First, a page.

I’m bedazzled at the volume of emails I receive from cooking schools promising young people that they can become a chef, or even a master chef, after taking their 9 month course.  Has everyone gone completely nuts?

How stupid is the American public?  Does anyone actually believe that bull?  Come on!  I guess common sense has long since been lost in American education, parenting and society in general.  Heck, they even say “To become a master chef, restaurant owner and millionaire – Click Here”.  Okay, sure!  Anyone believing this should be institutionalized and I don’t mean at a cooking school.

Paul BocuseIn Europe, a master chef is not created overnight.   It takes years, starting usually as a youngster of 11 or 12, working in kitchens owned by a relative or friend of the family.  Paul Bocuse, pictured here has nurtured thousands of Europe’s chefs through his kitchen, yet only a handful are deemed “master” today.  He too rose through the ranks to become one of Europe’s greatest.

From the most menial position, one learns different stations in the kitchen and by the time you’re 20, you’re a prep cook (if you’ve been a good student).  From there, it takes another two years to move to the line, and still longer to make it to the front of the line and if you’re really lucky, sous chef by 26.  Only the most talented will rise even that fast.

At some point, someone will believe in you to give you a job as a chef, where you’ll be in charge of your own kitchen, with your own crew to manage. Another four years and someone will recommend you participate in a culinary event and by 30, you might be deemed a master, provided, of course, people actually love and respect your food style.

The number of Master of Executive Chefs in the world is extremely small compared to cooks, just as the number of successful film stars is merely a miniscule fraction of the number of actors. It takes extreme skill, hard work, and many, many years of dedicated learning and effort.

In America, we’ve shortened some of the process because we’d never let our pampered lazy kids take a job at 11, nor 15, nor even 17 in our kitchens. No, our kids have to go to school, learn very little about the real world and come out expecting to become Chairman of General Foods or Executive Chef at the Waldorf.

The US system is, somewhat faster, but I won’t say better than the European. Here, we’d send an 18 year old to culinary school, and if the kid is lucky, to a minimum 2 year school or one of the best 9 month programs like French Culinary Institute. Even these leave me, as a consultant chef, wanting, as the graduates generally have no clue what they’re doing in the real world. You have only to watch an episode of TOP CHEF! to see what I mean.

Yet in promoting these fictional career opportunities via bombardments of email, some schools really make people believe they can accomplish the impossible. Wake UP! All you’re doing is signing away your credit and paying an unscrupulous school good money for an education that can, at best, start you out as a prep-cook at $20K a year. You’re not going to be an Executive chef, and forget Master, it’s not going to happen.  Be realistic.  You’re going to need much more than a few months of cooking classes.

If someone really wants to be a chef, you have to find a happy medium between the European and American systems. Start work in the restaurants as early as possible and spend four years going to Johnson & Wales, Culinary Institute or even French Culinary (with extended course work). Learn not only how to cook, but also the economics of the kitchen, and how to plan a balanced, financially sound menu. Parents, don’t be such namby-pambies. If your child shows a talent for cooking at 10, get him into commercial kitchens at 15 or 16 and let him work summers instead of sitting in front of the television or guzzling beers behind your back. Take him or her off the skateboard, surfboard or away from the iPod and put the little terror into a good, solid career.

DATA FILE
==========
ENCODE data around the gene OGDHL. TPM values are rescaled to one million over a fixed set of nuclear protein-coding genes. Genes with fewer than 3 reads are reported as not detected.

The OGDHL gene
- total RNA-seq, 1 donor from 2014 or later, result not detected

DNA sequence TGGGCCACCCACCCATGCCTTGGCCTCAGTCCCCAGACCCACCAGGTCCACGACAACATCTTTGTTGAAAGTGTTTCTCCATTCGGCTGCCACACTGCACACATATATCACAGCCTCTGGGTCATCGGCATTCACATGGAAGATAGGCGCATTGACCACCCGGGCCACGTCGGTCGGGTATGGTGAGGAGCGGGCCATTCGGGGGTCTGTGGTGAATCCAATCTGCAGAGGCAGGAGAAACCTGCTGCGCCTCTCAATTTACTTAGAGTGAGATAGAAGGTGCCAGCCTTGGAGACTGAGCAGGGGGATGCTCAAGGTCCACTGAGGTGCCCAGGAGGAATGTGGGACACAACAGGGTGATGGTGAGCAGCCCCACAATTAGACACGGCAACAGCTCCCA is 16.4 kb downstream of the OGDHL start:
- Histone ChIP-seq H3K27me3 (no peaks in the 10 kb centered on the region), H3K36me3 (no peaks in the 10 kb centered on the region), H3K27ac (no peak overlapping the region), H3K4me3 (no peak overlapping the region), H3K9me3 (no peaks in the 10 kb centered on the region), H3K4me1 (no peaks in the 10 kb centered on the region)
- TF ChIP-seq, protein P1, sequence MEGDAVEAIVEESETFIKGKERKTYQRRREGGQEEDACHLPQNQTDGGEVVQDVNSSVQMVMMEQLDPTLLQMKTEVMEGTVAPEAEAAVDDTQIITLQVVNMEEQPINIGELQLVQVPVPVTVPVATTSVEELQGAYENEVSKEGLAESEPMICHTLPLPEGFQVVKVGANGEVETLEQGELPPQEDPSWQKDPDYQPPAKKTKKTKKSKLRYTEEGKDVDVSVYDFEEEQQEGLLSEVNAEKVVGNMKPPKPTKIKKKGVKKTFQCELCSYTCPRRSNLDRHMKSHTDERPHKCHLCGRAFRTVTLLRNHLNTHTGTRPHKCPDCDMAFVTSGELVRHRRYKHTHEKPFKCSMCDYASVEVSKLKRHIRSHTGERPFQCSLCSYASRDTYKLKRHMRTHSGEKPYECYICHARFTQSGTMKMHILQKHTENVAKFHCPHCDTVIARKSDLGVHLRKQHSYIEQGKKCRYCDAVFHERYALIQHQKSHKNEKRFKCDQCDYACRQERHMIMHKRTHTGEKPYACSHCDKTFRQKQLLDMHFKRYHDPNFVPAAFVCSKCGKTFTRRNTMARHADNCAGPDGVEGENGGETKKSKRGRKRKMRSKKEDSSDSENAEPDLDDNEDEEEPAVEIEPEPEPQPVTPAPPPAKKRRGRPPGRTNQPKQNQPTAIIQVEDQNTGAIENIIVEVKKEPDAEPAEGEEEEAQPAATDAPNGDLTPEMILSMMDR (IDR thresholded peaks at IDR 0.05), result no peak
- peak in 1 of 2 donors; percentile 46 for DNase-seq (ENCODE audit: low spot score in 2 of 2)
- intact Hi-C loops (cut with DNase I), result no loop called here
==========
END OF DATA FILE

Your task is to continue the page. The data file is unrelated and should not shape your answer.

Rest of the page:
From the time I was six, my grandparents had taught me cooking, how to handle a knife, cook a steak, grill meats and prepare vegetables. I worked in my cousin’s kitchens at 12 and learned from the ground up. I admit I did not work in the restaurant world through secondary school, but I learned, nevertheless. By the time I was 22, I was a prep-cook at Tour d’Argent in Paris, following my formal culinary education at Le Cordon Bleu in Paris. After years of hard work, at 29, I was a Master and recipient of numerous awards for my skills.  Must add, I also had earned a Bachelor’s and a Master’s degree.

Having run a restaurant/hotel consulting firm, published 9 websites, including this one, I have considerable respect in the world of gastronomy. But it took years, lots of learning by doing and a volume of reading that would boggle the mind (10,413 books in my library on food).  I clawed my way into this field, and let me say, it’s not easy.

Don’t be fooled either by shows like TOP CHEF!  Those pretty young faces are in their late 20’s to mid 40’s and all have excellent careers in the industry before going on that show for the prestige.  By the way, I remember the host as a young, brash chef fresh out of cooking school when he didn’t have a clue about food cost or menu engineering.  Today, he’s a chef/restaurateur/entrepreneur and quite successful and I’m proud to have known him way back when.

Ultimately, just think before you respond to one of those stupid emails. Realize that master chefs are generally older,  well-experienced, own their own restaurants and have 20 years in the business behind them.  Do you really think any cooking school is going to get you there in 9 months?

I am reminding young people and parents alike, don’t be fooled by those self-serving completely bull-(you know what) email ads.

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